The United States professional women's football league isn't all that well-known. Team member Adrienne Smith, Business '01, wants to change that.
Half of her week is spent in Harlem, where she runs Harlem Hip-Hop, the tour group she founded for school groups to learn about the city's hip-hop scene. But for the remainder of the week, Smith is the 5-foot-7 wide receiver for the Boston Militia football team.
"Ever since I was a little kid, I wanted to play football," she stated. "But I didn't realize that it was even possible for girls to be on a team." She had only played flag football.
Her professional football career started eight years ago with the New York Sharks, and she's been gaining momentum ever since. In 2010, Smith caught the first touchdown in the International Federation of American Football Women's World Championship, helping the national team to victory. This July, she helped the U.S. reclaim its title in Vantaa, Finland.
"It was an amazing experience," Smith said. "Sometimes I can't even believe it happened."
But despite the team's success, women's tackle football still receives little attention.
"We made history in 2010, but no one knew about it," Smith, who commutes three times a week between New York and Boston, said.
This compelled Smith to create a documentary chronicling the experiences of this year's national women's team. The film, "Tackle Girls: One Team, One Mission," is being produced by the Connecticut-based Pyewackitt Productions.
Last week, Smith and other players from the national team visited Washington, D.C., where they met with the White House Council on Women and Girls to talk about Title IX and female tackle football.
Smith predicts that she will be involved in the women's football community for a while and hopes to eventually form a unified women's football league structured like the National Football League.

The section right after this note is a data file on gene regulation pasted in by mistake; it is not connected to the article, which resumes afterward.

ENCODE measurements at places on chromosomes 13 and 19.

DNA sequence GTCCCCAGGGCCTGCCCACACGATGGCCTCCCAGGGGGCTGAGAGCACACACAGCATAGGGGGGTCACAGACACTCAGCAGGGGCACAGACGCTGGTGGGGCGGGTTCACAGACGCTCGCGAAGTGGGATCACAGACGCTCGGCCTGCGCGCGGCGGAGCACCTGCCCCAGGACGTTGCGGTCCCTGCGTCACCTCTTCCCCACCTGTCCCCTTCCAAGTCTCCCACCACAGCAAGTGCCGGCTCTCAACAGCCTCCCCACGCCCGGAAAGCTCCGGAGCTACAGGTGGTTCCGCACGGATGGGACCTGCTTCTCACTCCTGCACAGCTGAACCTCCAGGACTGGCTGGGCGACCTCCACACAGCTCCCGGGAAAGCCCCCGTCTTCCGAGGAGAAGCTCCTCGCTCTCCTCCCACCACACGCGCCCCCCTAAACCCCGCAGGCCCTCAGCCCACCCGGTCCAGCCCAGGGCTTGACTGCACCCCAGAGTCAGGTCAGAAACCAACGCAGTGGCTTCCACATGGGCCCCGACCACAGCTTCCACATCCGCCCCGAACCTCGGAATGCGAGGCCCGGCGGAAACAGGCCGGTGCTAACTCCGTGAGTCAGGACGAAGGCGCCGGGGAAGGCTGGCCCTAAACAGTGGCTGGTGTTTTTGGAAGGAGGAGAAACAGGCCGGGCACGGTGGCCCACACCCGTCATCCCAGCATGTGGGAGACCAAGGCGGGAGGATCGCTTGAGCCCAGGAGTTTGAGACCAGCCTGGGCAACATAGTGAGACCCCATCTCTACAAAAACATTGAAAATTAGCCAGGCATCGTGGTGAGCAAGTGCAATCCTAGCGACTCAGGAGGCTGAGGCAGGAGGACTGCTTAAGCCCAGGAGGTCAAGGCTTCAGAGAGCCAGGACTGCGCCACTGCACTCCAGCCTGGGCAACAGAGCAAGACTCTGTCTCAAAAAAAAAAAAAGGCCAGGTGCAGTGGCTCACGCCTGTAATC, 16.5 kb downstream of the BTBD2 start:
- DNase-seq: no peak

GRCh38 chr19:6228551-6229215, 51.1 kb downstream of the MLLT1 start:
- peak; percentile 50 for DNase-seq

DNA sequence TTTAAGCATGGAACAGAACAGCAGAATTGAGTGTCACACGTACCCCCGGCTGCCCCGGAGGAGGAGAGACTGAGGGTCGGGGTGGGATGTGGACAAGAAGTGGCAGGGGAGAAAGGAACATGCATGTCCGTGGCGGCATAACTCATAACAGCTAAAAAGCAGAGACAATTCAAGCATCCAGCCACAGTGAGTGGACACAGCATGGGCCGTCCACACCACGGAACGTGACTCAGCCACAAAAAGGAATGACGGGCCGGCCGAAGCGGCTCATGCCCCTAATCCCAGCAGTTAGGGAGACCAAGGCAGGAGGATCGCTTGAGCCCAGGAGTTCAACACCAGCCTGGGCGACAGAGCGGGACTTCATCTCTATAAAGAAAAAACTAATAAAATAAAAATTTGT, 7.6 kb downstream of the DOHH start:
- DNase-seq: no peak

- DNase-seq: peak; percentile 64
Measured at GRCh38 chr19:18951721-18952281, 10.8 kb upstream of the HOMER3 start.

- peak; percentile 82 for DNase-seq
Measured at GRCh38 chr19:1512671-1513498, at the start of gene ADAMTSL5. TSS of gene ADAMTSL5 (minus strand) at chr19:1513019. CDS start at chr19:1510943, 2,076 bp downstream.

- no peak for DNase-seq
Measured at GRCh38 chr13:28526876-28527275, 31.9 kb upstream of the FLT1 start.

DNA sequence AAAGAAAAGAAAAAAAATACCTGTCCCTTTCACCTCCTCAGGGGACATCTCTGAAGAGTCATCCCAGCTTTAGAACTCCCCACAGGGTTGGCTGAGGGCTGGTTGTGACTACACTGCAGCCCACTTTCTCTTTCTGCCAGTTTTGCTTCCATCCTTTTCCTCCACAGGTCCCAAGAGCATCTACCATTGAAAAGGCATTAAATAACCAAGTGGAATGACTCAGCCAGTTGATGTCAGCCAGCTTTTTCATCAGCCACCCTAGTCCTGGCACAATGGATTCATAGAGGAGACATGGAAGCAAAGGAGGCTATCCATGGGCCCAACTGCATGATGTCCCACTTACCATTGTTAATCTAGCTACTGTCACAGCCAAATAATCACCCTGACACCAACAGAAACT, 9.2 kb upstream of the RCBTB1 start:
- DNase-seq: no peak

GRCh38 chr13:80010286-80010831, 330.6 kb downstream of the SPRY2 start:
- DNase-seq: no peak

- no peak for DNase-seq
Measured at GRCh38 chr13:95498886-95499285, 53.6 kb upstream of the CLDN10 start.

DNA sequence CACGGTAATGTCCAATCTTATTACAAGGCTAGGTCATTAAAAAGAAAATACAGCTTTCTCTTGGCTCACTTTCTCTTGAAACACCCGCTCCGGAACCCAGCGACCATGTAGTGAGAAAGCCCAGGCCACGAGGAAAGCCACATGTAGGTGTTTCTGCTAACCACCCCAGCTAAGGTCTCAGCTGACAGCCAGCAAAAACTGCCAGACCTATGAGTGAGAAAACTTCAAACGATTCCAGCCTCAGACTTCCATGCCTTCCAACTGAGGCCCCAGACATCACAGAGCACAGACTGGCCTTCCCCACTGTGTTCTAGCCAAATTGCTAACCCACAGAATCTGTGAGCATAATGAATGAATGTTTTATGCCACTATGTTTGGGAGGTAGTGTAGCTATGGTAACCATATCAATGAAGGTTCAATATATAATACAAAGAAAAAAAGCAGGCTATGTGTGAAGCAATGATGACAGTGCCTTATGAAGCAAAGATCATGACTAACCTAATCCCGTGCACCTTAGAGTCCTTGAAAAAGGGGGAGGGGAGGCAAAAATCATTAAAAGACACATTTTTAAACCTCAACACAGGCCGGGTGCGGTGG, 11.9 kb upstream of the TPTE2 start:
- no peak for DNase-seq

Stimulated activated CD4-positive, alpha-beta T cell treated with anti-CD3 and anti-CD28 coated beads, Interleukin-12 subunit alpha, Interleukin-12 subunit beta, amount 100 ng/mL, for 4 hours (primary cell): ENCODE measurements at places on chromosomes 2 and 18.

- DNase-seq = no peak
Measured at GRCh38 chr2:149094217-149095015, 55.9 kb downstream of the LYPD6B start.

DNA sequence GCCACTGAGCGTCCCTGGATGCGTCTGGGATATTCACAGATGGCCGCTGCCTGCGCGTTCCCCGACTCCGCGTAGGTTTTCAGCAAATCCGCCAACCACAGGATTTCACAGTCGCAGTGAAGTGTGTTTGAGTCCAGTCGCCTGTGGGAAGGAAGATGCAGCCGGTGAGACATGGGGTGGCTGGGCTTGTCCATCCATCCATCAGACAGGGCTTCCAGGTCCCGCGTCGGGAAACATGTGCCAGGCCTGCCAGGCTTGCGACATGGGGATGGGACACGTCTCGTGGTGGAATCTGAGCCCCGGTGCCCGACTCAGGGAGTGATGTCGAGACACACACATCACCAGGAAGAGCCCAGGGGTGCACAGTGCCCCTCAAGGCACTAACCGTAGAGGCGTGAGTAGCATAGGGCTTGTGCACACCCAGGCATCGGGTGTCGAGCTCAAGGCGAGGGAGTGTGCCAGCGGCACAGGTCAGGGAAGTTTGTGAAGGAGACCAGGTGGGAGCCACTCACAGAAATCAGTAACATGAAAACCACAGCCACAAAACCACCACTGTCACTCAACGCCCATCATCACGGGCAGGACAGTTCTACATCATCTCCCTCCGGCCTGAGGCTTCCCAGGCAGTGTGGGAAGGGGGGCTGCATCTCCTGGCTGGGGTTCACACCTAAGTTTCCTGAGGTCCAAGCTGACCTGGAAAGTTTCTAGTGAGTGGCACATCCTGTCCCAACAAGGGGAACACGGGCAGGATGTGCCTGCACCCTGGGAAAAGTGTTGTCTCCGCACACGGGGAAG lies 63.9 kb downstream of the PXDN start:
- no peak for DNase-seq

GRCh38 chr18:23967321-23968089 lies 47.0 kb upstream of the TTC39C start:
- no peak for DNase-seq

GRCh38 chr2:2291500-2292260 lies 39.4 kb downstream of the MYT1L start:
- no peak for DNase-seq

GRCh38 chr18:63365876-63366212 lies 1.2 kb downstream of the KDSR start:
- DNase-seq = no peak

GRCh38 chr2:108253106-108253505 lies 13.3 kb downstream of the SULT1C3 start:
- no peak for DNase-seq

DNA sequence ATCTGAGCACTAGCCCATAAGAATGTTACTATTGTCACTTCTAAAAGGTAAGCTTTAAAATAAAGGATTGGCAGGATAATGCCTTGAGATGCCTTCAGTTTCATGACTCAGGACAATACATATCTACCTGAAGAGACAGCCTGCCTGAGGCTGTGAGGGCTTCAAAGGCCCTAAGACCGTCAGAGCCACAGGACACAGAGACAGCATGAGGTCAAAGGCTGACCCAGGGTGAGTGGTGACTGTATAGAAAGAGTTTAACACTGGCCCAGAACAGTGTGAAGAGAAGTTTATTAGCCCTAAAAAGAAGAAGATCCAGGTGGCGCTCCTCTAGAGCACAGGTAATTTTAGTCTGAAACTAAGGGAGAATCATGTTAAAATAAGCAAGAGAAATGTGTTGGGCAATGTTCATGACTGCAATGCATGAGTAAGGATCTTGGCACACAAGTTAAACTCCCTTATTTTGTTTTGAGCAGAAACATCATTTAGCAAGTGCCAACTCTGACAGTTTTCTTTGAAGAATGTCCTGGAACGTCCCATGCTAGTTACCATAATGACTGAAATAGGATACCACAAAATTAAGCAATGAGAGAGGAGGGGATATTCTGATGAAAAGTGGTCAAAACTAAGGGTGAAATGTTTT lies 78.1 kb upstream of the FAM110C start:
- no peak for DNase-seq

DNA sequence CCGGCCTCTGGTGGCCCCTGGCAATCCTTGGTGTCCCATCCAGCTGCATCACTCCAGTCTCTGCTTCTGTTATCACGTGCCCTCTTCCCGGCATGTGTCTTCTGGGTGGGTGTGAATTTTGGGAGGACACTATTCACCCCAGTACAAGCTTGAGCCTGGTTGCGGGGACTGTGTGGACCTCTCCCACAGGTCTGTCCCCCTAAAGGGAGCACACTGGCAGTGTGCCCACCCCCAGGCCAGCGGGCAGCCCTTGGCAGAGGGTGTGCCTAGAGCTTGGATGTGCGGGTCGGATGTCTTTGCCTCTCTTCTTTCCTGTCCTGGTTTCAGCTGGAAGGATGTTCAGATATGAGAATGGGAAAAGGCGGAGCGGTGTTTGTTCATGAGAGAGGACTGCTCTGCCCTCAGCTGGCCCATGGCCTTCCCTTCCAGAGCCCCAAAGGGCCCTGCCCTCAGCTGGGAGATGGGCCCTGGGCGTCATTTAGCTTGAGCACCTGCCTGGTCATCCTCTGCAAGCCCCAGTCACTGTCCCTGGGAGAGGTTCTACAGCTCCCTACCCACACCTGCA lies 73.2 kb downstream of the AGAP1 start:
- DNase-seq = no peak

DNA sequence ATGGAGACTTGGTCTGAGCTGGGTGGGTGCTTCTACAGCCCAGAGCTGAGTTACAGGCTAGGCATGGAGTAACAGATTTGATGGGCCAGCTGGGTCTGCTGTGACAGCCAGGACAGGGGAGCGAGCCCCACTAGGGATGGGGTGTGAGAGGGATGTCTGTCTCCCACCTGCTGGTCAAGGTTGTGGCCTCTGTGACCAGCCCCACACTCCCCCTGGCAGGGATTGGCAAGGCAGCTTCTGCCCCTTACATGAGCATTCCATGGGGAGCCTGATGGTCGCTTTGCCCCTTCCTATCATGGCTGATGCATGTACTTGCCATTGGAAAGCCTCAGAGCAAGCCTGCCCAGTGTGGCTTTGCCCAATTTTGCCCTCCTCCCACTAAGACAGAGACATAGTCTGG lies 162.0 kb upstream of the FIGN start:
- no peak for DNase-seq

"I really have a vision about where women's tackle football can go," she said.
When Smith is not working on her documentary or training for the next world championship, she's in the Harlem Hip-Hop office on 103rd Street. She started the company in 2006 with fellow Columbia alumna Shannon White, Business '01.
The company specializes in hip-hop-themed field trips for students in grades four through 12. Smith calls it "edu-tainment"—education through entertainment.
"You can't have the same old 95-year-old teacher talking about, 'In my day...'" she said. "You have to be creative to really get through to kids. We try to combat the negative images and misogynistic tones in many hip-hop songs."
"If we can push those messages back to something positive, it's only going to help everybody," she said.
Smith wants to use Harlem Hip-Hop tours as a tool for improving the lives of young people.
"It's all about exposure," she said. "We'll have kids from the Bronx that don't even know that a top Ivy League school is right here."
Smith also teaches workshops on entrepreneurship to youth in the neighborhood.
"I want kids to know that there are ways to utilize their passions to make money," she said. "Not everyone has the tools or the exposure to understand how to begin that."
Between her footballing and touring, Smith keeps busy—but she wouldn't have it any other way.
"It's not a burden when you're doing what you love," she said. "I think I can still achieve things and have fun."
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